When, on the 8th of July 2019, the CIPDiB issued a statement about having gone for four months without any payment, PDS came out in rebuttal claiming they had honoured their obligations to ECG. This was later found out to be untrue!
The cumulative outstanding debt position of the GoG/ECG to IPPs alone has escalated to about USD$1.5 Billion! The CIPDiB is once again compelled to ask that payment of the obligations of GoG/ECG be made as a matter of urgency. Immediate disbursement from funds that have been built up in PDS accounts is essential to enable us to continue to produce.
The energy sector is clearly under serious threat and we would urge the Government of Ghana and its agencies, including ECG and MiDA, as well as the MCC to co-operate to ensure that decisions are taken that enable Ghanaians to have access, affordably, to reliable energy supply.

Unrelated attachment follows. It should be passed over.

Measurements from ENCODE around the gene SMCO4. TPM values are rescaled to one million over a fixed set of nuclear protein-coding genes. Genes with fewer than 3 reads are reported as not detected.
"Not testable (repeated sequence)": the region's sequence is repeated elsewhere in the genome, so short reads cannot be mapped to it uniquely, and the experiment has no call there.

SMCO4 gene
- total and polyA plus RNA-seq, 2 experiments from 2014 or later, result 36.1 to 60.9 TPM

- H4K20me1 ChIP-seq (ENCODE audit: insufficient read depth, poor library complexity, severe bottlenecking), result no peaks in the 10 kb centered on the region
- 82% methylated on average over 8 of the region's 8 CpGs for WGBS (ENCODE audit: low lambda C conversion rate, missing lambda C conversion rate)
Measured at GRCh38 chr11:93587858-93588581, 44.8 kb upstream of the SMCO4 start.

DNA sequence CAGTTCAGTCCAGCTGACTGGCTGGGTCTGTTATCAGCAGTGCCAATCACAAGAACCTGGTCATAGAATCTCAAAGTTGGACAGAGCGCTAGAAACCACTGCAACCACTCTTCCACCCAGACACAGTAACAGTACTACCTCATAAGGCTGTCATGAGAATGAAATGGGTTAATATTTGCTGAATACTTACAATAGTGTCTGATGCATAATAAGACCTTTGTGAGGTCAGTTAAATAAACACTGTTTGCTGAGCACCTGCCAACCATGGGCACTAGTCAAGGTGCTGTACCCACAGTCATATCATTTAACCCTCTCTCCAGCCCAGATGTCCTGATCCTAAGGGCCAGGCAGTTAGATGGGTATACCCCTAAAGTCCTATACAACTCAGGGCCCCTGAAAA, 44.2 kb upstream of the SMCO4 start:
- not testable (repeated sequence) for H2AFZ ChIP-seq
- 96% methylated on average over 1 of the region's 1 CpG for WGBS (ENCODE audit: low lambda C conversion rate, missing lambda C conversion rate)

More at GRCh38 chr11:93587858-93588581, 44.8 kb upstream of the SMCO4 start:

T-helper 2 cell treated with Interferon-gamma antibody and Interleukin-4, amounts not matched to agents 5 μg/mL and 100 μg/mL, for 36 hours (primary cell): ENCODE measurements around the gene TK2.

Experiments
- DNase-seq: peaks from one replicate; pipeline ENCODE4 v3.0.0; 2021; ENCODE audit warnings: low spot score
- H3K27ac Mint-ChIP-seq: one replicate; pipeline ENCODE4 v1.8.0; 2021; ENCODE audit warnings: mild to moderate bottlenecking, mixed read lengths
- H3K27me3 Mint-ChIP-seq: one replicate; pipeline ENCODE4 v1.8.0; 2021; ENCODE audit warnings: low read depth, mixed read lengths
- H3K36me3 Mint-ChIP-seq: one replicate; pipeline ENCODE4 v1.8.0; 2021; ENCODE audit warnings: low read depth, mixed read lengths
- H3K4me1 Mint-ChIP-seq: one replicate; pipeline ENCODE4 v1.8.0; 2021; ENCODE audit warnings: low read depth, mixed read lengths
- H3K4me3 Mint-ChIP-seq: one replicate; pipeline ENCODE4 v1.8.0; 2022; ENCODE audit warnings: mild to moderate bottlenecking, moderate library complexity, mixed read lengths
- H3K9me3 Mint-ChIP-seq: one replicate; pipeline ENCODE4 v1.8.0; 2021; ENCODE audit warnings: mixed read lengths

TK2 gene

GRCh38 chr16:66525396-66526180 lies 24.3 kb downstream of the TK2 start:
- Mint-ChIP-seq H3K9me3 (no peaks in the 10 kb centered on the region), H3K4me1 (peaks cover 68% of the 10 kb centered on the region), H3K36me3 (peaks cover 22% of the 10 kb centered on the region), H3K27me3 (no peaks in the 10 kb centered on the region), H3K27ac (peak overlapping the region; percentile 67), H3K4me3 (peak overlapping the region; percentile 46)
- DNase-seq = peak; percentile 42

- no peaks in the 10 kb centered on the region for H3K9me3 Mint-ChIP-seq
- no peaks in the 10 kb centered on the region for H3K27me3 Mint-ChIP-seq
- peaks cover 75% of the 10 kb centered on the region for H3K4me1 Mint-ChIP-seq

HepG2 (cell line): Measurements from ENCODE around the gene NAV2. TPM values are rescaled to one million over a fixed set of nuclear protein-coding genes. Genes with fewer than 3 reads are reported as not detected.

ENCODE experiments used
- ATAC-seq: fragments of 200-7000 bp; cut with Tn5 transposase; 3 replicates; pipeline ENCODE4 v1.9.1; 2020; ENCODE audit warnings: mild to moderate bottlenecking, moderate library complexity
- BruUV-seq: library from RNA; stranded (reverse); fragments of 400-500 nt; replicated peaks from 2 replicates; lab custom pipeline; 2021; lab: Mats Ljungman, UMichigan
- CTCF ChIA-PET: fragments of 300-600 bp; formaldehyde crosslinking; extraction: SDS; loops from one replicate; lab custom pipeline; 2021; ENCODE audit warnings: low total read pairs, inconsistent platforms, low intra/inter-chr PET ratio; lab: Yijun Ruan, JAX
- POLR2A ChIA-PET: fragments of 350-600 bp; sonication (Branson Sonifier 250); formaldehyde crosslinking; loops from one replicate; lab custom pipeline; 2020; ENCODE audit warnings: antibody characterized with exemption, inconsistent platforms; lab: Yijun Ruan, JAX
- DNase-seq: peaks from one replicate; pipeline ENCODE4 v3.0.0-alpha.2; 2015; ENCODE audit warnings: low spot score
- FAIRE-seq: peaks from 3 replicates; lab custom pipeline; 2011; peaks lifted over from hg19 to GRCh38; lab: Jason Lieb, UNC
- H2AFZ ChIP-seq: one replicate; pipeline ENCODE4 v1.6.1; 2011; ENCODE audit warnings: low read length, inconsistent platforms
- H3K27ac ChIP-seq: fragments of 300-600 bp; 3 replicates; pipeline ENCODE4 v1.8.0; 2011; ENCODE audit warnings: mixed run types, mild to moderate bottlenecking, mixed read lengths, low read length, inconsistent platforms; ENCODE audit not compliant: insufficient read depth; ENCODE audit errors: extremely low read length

The CIPDiB, as a key stakeholder in the sector, is willing to engage in consultations about the process of securing private investment in the electricity distribution sub-sector in Ghana, and the interface with the generation sub-sector.
Our experience in bringing in billions of dollars of private sector investment into power generation in Ghana makes us confident that this can also be done in the distribution subsector.
With credible, transparent and fair processes, the right calibre of investors can be attracted.
We remain committed to helping Ghana strengthen its power sector so as to serve the needs of Ghanaians.
Elikplim Kwabla Apetorgbor
Chief Executive Officer.